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  •  REVIEW: FLEEING BY NIGHT

    Fleeing By Night

    "Flee" circus

    The gay-themed Chinese-Taiwanese film "Fleeing By Night" has some touching moments but is too close to "Farewell My Concubine" for comfort.

    By MICHAEL BERRY
    Offoffoff.com

    Not too long ago, homoerotic themes in Chinese cinema were virtually unheard of; however, in recent years gay films have become an increasingly visible mainstay in the arena of Chinese cinema. From the now-classic "Farewell My Concubine" to Yon Fan's "Peony Pavilion" and from gender-bending Hong Kong comedies like "He's a Woman, She's a Man" to Stanley Kwan's brilliant "Yan Yu," Chinese-language gay film is quickly coming into its own as a veritable and important genre in Chinese film. The newest addition to this genre to make it to theaters stateside is the 2000 PRC-Taiwan joint production, "Fleeing by Night" ("Ye Ben").

      
    FLEEING BY NIGHT
    Original title: Ye Ben.
    Directed by: Li-Kong Hsu, Chi Yin.
    Written by: Hui-Ling Wang, Ming-xia Wang.
    Cast: Rene Liu, Lei Huang, Chao-te Yin, Li-jen Tai, Yaoxuan Shu, Ya-lei Kuei..
    In Mandarin Chinese with English subtitles.
    Not too long ago, homoerotic themes in Chinese cinema were virtually unheard of; however, in recent years gay films have become an increasingly visible mainstay in the arena of Chinese cinema. From the now-classic "Farewell My Concubine" to Yon Fan's "Peony Pavilion" and from gender-bending Hong Kong comedies like "He's a Woman, She's a Man" to Stanley Kwan's brilliant "Yan Yu," Chinese-language gay film is quickly coming into its own as a veritable and important genre in Chinese film. The newest addition to this genre to make it to theaters stateside is the 2000 PRC-Taiwan joint production, "Fleeing by Night" ("Ye Ben").

    Directed jointly by Li-kong Hsu (producer of "Eat Drink Man Woman" and "The Wedding Banquet") and Chi Yin, "Fleeing by Night" spins a tale of tale of passion, longing, and unrequited love against the backdrop of China on the eve of the War of Resistance against Japan. The film begins with Wei Ing'er (Rene Liu), the daughter of a wealthy theater owner, and her fiancÄ Shao-dung (Lei Huang), son of a business mogul who returns to China after studying music in America. (The casting marks a reunion of sorts as Huang and Liu also acted opposite one another in 1999's hit miniseries "Rhapsody in April.") Although Ing'er and Shao-dung never met, they exchanged letters and developed an affection for one another during Shao-dung's time abroad. This affection quickly transforms into a rather innocent romance — at least by today's standards, not according to Ing'er's traditional mother — after Shao-dung returns to China and he and Ing'er begin to court.

    Everything seems perfect until the appearance of Lin Chung (Chao-te Yin), the lead actor in the opera troupe temporarily staying at the Wei compound. An orphan raised since childhood by the opera troupe master, Lin adopts his name from the kunqu opera "Lin Chung Flees By Night," the role that wins him notoriety on the stage. What begins as a simple love story, quickly develops into a complex love triangle when both Ing'er and Shao-dung find themselves attracted to the handsome and mysterious Lin Chung. An added layer of complexity comes in the form of Huang Zilei (Li-jen Tai), a rich opera buff obsessed with Lin Chung and bent on possessing him. As the story progresses the respective fates of these characters are gradually drawn together as their lives and loves intersect in a tragic and moving way.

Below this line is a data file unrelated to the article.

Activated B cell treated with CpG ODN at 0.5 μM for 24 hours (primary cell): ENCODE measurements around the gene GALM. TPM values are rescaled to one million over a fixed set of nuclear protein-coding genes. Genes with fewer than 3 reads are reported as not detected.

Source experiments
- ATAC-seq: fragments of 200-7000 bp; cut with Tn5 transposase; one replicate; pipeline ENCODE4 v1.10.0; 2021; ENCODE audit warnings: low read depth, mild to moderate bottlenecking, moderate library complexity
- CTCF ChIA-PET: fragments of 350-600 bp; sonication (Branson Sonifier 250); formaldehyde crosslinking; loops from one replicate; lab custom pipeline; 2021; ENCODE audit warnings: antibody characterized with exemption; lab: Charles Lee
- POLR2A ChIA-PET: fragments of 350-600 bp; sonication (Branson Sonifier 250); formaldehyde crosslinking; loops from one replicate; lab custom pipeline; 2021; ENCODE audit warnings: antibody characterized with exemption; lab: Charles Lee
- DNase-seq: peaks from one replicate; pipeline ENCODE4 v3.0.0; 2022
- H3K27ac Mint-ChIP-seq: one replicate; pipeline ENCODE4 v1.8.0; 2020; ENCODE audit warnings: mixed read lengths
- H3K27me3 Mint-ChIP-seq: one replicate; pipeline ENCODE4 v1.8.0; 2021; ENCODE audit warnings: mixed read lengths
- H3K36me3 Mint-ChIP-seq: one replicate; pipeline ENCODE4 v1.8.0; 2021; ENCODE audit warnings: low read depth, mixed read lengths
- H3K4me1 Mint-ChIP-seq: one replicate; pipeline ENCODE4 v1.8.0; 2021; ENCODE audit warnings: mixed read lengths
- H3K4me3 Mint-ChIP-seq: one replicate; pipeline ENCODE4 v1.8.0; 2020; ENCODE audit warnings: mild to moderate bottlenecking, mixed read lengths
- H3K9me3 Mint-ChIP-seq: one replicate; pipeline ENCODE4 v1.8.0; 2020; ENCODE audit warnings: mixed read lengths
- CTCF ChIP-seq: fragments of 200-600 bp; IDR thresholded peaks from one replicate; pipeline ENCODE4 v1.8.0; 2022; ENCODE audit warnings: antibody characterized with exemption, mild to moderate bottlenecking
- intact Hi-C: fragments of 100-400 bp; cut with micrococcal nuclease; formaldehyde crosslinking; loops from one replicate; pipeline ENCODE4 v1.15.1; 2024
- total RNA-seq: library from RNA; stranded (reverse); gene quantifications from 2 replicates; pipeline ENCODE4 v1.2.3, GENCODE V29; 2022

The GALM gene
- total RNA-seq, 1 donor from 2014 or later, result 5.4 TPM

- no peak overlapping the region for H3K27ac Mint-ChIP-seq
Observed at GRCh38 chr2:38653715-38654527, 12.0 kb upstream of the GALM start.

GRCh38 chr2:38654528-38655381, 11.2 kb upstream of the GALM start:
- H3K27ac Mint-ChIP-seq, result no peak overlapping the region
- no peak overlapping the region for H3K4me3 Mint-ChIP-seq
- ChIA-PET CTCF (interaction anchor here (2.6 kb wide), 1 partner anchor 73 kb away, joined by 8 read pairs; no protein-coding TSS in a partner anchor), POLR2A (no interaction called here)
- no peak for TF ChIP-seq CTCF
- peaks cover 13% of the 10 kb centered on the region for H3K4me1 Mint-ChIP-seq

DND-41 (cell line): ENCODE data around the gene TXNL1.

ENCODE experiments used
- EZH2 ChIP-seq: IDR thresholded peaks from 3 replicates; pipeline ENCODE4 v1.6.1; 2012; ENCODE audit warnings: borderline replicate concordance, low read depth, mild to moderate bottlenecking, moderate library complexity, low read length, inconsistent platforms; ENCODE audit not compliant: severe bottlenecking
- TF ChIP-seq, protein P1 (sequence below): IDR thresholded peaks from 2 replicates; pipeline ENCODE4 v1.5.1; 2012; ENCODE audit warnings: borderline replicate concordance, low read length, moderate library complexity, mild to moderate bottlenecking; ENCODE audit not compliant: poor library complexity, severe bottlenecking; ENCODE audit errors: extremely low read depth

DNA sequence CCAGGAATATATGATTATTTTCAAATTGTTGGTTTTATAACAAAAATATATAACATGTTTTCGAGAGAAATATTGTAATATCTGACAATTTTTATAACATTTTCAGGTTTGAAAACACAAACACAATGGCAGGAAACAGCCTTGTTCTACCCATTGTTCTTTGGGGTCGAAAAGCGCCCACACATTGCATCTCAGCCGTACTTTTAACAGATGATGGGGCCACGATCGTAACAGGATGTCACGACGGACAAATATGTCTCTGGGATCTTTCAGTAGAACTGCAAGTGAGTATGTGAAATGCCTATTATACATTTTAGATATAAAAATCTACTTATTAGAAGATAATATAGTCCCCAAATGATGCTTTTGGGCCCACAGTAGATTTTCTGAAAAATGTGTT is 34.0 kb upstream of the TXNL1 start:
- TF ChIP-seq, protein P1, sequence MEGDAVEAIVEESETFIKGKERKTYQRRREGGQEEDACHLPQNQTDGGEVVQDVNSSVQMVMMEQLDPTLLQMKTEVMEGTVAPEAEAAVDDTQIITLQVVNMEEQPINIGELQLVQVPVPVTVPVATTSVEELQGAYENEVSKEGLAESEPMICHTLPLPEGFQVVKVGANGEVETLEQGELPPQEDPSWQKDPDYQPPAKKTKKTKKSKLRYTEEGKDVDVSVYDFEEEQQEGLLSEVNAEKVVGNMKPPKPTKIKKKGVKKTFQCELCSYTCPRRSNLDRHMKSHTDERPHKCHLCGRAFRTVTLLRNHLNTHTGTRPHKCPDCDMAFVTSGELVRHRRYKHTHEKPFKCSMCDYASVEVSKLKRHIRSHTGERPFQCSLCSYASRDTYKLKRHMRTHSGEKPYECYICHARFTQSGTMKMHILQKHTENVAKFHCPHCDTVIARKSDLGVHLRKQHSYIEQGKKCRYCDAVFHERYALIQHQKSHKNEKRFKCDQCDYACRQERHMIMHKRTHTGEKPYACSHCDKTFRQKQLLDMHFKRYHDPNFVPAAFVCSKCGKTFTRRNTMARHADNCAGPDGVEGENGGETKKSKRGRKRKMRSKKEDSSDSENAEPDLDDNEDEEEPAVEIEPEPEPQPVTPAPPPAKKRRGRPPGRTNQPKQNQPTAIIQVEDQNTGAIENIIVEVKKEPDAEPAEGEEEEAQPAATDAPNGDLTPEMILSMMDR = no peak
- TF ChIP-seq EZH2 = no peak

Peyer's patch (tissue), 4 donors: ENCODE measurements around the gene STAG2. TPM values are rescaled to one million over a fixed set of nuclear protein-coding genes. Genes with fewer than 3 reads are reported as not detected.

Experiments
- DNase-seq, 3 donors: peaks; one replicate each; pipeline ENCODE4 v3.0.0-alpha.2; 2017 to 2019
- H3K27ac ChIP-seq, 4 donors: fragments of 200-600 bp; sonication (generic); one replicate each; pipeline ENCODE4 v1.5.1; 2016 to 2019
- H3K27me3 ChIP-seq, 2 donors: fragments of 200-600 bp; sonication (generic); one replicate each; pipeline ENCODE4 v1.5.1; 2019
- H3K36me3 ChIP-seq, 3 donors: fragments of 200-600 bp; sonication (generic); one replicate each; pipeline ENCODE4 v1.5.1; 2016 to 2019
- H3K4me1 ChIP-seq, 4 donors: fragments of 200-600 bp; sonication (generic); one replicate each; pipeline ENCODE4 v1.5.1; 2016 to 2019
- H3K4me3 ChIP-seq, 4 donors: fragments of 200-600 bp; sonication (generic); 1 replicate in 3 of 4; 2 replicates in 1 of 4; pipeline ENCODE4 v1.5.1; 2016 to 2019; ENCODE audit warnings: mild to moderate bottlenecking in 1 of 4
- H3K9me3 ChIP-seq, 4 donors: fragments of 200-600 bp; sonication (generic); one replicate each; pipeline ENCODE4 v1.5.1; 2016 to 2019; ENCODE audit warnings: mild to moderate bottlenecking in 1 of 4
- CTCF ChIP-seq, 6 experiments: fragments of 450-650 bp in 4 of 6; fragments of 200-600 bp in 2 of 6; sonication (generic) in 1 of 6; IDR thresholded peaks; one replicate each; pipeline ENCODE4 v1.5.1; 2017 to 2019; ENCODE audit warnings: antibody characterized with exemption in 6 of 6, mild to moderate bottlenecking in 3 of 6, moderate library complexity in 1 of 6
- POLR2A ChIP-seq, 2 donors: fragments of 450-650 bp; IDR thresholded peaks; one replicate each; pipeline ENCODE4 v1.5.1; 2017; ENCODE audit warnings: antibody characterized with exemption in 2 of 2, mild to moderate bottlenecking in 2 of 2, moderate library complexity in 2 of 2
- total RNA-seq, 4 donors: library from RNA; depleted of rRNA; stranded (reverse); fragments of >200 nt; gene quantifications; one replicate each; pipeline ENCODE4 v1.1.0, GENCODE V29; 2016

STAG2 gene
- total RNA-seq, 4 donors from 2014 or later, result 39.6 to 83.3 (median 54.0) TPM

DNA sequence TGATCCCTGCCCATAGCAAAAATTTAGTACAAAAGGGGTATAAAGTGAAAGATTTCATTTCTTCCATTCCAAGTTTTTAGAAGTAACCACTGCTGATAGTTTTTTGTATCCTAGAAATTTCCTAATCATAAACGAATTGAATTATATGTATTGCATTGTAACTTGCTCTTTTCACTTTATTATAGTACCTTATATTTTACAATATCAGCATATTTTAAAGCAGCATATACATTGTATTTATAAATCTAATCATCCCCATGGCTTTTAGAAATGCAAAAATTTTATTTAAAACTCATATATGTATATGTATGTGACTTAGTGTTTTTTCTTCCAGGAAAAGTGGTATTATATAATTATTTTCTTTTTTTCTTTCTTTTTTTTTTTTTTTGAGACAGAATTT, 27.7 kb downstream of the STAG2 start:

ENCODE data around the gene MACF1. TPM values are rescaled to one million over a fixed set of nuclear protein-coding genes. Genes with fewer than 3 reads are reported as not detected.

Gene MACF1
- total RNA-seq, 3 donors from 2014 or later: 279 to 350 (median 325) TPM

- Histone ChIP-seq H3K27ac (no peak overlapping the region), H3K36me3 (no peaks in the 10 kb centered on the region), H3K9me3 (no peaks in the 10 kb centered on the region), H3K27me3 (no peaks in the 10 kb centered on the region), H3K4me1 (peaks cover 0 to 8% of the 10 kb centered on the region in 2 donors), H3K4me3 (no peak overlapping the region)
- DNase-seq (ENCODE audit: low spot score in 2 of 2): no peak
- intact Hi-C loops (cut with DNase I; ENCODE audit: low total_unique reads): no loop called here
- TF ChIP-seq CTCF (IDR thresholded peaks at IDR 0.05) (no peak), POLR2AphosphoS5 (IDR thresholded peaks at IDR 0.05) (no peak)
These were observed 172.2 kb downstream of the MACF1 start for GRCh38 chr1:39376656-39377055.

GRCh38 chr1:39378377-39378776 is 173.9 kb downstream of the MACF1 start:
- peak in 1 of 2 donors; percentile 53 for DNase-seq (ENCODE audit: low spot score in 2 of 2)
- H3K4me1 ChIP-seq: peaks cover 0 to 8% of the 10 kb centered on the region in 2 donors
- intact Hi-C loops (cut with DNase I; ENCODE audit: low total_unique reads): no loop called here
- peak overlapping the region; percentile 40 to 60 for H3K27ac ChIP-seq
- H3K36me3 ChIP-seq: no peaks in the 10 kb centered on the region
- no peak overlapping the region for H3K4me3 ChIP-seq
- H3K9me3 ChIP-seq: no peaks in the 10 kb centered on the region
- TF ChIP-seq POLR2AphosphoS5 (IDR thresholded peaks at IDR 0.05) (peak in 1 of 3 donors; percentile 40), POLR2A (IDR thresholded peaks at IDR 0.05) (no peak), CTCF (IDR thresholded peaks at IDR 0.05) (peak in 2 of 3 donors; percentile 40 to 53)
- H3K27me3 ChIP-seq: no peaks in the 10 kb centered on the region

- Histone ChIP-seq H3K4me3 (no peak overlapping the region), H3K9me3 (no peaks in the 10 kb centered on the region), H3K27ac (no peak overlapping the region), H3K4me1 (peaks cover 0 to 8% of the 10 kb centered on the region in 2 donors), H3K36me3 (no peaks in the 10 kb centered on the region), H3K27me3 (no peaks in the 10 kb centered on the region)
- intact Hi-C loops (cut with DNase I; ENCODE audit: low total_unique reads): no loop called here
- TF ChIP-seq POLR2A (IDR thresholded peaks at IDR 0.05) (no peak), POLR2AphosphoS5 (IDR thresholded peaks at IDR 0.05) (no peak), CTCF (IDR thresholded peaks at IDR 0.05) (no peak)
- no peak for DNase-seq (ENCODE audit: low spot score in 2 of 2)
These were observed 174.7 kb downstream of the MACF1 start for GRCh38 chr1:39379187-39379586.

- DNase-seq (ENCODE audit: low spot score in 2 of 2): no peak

The first few minutes of "Fleeing by Night," where the directors begin with a very loose narrative style juxtaposing an elderly Chinese man's lone wandering through present-day Manhattan with several characters in 1930s China, is a pleasure to watch. The restraint with which the film gradually brings the respective stories together works brilliantly and by the time the actual storyline subtly slips in, you are already hooked. That is not to say that the plot doesn't sometimes wear a bit thin. Viewers familiar with "Farewell My Concubine" will inevitably draw comparisons, and there are many (too many?) — orphaned opera stars abused by their master, sexual abuse as children, love triangles, struggles with gay identity, rich opera buffs who try to possess their beloved stars, and the list goes on. The sheer number of similarities lead one to suspect whether the producers were simply going for a cheap attempts to cash in on the success of "Farewell." At the same time, the film does not fail to make ample references to the classic kunqu opera "Peony Pavilion," screen and stage versions of which have also been the source of much critical praise of late.

    Rene Liu shines in her role as Ing'er. Her acting debut was coincidentally in a 1995 film entitled "Peony Pavilion" (Wo de meili yu aichou) — not to be confused with last year's award-winning lesbian film also called "Peony Pavilion" (Youyuan jingmeng). But performances by Lei Huang and Li-jen Tai, whose portrayal of the obnoxiously overbearing opera patron Huang Zilei cannot help but feel contrived and overdone. (Ge You did a better job as the delightfully perverted opera patron in "Farewell.") At 123 minutes, "Fleeing by Night" runs a bit long and it is not the most accurate as a period piece, but it does, nevertheless, have several redeeming qualities — foremost the story. If a melodramatic (not so racy) gay love story set in 1930s China is your ticket, see this flick, otherwise flee to your local video store and rent "Farewell my Concubine" — Chen Kaige did it first and better.

    MAY 3, 2002
    OFFOFFOFF.COM • THE GUIDE TO ALTERNATIVE NEW YORK


    Reader comments on Fleeing By Night:

  • I loved it   from Michael, Aug 23, 2008
  • I think it is a very good movie   from Chau , Oct 8, 2009

  • Post a comment on "Fleeing By Night"